June 8 — The legislation written and finalized over the session addresses key areas of improvement, such as “weatherization” of power generators to prepare them for extreme weather, while neglecting other initiatives called for by experts, such as providing direct aid to consumers impacted by the storm.
June 9 — The new laws additionally call on the Texas Energy Reliability Council to improve coordination between state agencies and industry during weather emergences and mandate that all ERCOT board members actually live in Texas. That was not the case back in February.
June 9 — The new legislation includes “comprehensive reforms to fix all of the flaws that led to the power failure,” Abbott said Tuesday during the signing, including directives for power companies and some natural gas companies to upgrade facilities and weatherize the power grid, and a requirement for regulators to create an emergency alert system for when inclement weather and power outages are imminent.
June 9 — Last Thursday, five past Public Utility Commission of Texas commissioners and a senior regulatory advisor issued a lengthy report warning that the bill passed by the Texas Lege don’t go far enough. Their study calls for 20 additional reforms from both policymakers and regulators. Among other things, the report calls for stronger enforcement measures against power plants and natural gas facilities to ensure they actually weatherize. It also calls on the state to acknowledge the implications of climate change on the grid and to require higher energy-efficiency building standards.
June 9 — Griddy’s demise underscores long-standing flaws in the deregulated market—a lack of consumer protection, poor public understanding of the market, and virtually no provisions to safeguard reliability. Yet while Griddy customers got steamrolled in the February crisis, they also enjoyed years of significantly lower bills and the ability to adjust their electricity spending on a real-time basis—the exact sort of benefits that deregulation was supposed to offer consumers. “[Griddy’s customers] were seeking a better deal on power,” Wood said. “That’s kind of what the whole point of the market was—to allow people to have options. They just didn’t appreciate the downside.”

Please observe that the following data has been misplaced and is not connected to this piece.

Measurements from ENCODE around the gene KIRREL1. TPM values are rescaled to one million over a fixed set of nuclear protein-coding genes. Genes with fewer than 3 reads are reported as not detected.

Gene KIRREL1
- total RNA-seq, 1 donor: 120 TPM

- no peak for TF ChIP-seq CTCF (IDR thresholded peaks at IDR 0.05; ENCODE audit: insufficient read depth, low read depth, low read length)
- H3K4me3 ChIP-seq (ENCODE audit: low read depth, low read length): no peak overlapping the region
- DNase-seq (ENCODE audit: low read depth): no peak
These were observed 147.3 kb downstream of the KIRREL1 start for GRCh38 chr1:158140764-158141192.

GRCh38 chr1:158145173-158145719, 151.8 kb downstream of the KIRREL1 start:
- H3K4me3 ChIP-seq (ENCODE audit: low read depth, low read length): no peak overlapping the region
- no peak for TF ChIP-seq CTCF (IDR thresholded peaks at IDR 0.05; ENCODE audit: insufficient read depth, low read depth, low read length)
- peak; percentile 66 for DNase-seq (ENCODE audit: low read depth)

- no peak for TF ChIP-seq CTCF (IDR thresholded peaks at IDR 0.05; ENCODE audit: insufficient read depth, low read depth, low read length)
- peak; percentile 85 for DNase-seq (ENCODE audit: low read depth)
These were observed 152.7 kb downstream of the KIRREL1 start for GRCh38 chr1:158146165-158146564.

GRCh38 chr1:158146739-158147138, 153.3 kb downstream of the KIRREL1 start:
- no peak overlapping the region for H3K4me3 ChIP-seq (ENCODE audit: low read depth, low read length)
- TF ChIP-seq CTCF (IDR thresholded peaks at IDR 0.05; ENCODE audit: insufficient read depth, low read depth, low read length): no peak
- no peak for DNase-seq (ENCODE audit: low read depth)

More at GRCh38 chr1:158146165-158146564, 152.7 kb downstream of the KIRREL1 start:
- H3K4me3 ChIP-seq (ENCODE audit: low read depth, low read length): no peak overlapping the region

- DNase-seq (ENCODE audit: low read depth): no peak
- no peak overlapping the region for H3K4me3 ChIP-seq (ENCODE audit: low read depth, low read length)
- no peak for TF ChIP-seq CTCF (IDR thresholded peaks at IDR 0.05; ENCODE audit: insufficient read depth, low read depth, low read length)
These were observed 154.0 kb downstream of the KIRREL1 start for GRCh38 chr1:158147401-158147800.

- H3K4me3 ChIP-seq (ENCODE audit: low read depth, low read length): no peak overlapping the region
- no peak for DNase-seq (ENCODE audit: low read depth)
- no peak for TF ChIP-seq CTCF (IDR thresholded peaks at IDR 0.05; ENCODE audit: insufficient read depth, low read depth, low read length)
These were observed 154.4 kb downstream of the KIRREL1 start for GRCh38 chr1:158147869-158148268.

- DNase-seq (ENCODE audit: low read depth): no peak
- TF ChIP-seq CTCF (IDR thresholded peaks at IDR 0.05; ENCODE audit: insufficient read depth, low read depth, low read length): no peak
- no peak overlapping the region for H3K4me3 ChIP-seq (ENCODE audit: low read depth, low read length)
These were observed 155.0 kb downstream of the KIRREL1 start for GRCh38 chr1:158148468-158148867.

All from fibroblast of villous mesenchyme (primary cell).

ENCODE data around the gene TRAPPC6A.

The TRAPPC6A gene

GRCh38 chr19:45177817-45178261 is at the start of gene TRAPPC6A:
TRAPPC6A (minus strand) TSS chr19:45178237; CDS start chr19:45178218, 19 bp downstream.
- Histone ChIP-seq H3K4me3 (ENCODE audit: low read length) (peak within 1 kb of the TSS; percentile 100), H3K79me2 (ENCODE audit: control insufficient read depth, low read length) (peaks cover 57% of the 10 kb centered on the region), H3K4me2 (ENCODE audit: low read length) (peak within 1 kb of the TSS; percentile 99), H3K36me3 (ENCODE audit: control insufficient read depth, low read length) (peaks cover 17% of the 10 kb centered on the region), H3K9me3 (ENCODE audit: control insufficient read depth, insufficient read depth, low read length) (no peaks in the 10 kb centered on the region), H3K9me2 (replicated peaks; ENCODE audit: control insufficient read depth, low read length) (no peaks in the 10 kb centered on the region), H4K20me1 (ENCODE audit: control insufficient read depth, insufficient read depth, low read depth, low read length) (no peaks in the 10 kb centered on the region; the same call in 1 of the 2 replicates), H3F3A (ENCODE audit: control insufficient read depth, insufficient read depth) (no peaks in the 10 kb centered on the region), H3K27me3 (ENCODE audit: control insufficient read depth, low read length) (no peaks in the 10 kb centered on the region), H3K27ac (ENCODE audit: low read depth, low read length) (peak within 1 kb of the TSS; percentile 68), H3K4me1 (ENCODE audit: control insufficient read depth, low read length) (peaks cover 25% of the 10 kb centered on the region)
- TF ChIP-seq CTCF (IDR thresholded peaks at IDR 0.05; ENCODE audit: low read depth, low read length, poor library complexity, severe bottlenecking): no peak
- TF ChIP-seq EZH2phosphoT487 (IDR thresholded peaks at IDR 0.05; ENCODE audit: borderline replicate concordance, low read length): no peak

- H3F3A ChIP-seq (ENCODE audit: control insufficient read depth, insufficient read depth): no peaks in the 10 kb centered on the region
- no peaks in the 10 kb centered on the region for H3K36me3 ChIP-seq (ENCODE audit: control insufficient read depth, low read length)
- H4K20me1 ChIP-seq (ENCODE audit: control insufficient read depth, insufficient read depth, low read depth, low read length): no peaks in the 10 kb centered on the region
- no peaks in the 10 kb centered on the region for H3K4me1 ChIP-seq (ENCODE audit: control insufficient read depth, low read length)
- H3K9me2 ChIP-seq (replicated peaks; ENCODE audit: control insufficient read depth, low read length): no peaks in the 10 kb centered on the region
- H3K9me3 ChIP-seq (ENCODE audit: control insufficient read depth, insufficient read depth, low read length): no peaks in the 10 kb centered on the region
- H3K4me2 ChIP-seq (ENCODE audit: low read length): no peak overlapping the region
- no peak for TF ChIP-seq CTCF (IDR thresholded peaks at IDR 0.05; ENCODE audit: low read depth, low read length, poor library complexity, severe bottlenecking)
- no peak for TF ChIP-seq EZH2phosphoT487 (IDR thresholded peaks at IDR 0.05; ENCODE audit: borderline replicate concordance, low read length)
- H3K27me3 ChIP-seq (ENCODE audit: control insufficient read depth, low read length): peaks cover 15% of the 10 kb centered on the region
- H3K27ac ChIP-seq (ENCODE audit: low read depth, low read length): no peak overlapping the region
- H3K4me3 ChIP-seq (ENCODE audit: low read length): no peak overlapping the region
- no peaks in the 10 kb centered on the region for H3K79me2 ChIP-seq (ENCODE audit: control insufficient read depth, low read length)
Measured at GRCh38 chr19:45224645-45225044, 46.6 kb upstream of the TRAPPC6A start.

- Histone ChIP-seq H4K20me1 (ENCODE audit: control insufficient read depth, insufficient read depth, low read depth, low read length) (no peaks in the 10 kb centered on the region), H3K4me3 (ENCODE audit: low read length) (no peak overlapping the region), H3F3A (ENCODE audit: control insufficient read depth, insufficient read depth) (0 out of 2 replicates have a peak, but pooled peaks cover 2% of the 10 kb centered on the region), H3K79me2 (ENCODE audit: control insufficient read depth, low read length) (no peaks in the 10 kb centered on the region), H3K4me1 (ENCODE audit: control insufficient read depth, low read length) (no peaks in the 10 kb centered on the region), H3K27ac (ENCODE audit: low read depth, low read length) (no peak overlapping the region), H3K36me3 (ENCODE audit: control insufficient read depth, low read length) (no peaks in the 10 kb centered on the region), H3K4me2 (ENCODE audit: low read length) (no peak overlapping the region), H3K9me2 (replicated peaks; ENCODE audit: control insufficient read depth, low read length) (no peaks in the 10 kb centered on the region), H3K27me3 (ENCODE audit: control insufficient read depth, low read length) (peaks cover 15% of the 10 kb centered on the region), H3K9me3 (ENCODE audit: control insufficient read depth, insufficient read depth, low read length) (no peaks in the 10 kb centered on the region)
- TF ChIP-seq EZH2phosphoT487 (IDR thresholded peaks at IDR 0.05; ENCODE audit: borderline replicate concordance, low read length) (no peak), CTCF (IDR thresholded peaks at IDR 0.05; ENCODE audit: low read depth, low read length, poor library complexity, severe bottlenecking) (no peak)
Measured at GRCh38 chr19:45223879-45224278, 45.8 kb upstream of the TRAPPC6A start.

June 10 — There also was failure in the management of the grid when ERCOT kept charging at the highest rate two days longer than needed, worsening the debt situation for the utilities by $19 billion. CPS Energy has sued 18 gas suppliers as well as ERCOT. Some of the gas suppliers have sued CPS Energy. Gold-Williams and San Antonio Mayor Ron Nirenberg have been scathing in their attacks on the gas suppliers. The mayor has gone as far to accuse them of participating in “the largest illegal wealth transfer in the history of Texas.”
June 12 — Beginning June 19, 2021, retail electric providers (REPs) and water/sewer utilities must issue new disconnection warning notices to customers whose past due accounts put them at risk of service termination. According to PUC rules, those notices will trigger a ten-day waiting period to allow customers to arrange for payment, meaning disconnections can resume on June 29, 2021. “This is not an easy decision and it was not taken lightly,” said PUC Chairman Peter Lake. “But by acting now, customers will be able to take advantage of deferred payment plans or federal assistance ahead of the summer season.”